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Inspiring African StoriesZimbabwean Innovator Allen Chafa developed a real-time water quality monitoring and control...

Zimbabwean Innovator Allen Chafa developed a real-time water quality monitoring and control system to address waterborne diseases.

Allen Chafa, a Zimbabwean innovator has developed Smart Water Tech, a real-time water quality monitoring and control system to address waterborne diseases in Zimbabwe.

In response to a 43% increase in cholera infections in Zimbabwe between 2018 and 2020 and 3.5 million fatalities attributed to contaminated drinking water each year in Africa, Allen Chafa founded Smart Water Tech.

“There is a real issue with water service delivery, and contaminated water is still being delivered to consumers. Our product is saving time, money and water. But most importantly we are aiming to save lives. This is a public health issue hindering economic growth, and it is essential for people’s human rights that they know their drinking water is 100% safe.” – Allen Chafa

At three different phases of municipal water treatment, Smart Water Tech uses sensors. The first step involves testing the water both before and after flocculation, the procedure that involves adding a chemical coagulant to the water to separate certain particles and identify the necessary additions.

The water is tested once more throughout the filtering process and once more just before it is placed into tanks to be distributed to the community.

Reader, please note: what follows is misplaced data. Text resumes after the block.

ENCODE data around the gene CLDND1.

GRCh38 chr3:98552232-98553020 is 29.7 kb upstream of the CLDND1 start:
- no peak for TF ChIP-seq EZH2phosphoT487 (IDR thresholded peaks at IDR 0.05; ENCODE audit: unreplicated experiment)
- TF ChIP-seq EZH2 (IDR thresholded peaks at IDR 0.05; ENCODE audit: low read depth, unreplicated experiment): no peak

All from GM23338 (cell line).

The six sensors used in Chafa’s invention keep an eye on dissolved oxygen, pH levels, temperature, turbidity, hardness, and total dissolved solids.

An intervention is necessary or not based on the collected data. When water quality deviates from norms specified by the World Health Organization, the software of Smart Water Tech sends an SMS message, allowing for quick intervention. Multimedia filters and automated chemical dosing systems are used to carry out autonomous control measures.

It is unnecessary to conduct costly and time-consuming laboratory tests when water quality is monitored online.

Chafa and his crew have duplicated the idea at three homesteads and constructed a lab-sized prototype unit at the National University of Science and Technology in Bulawayo. In order to avoid the need for excessive quantities of chlorine, Chafa plans to create a biosensor in the future that can specifically recognize different types of bacteria in water.

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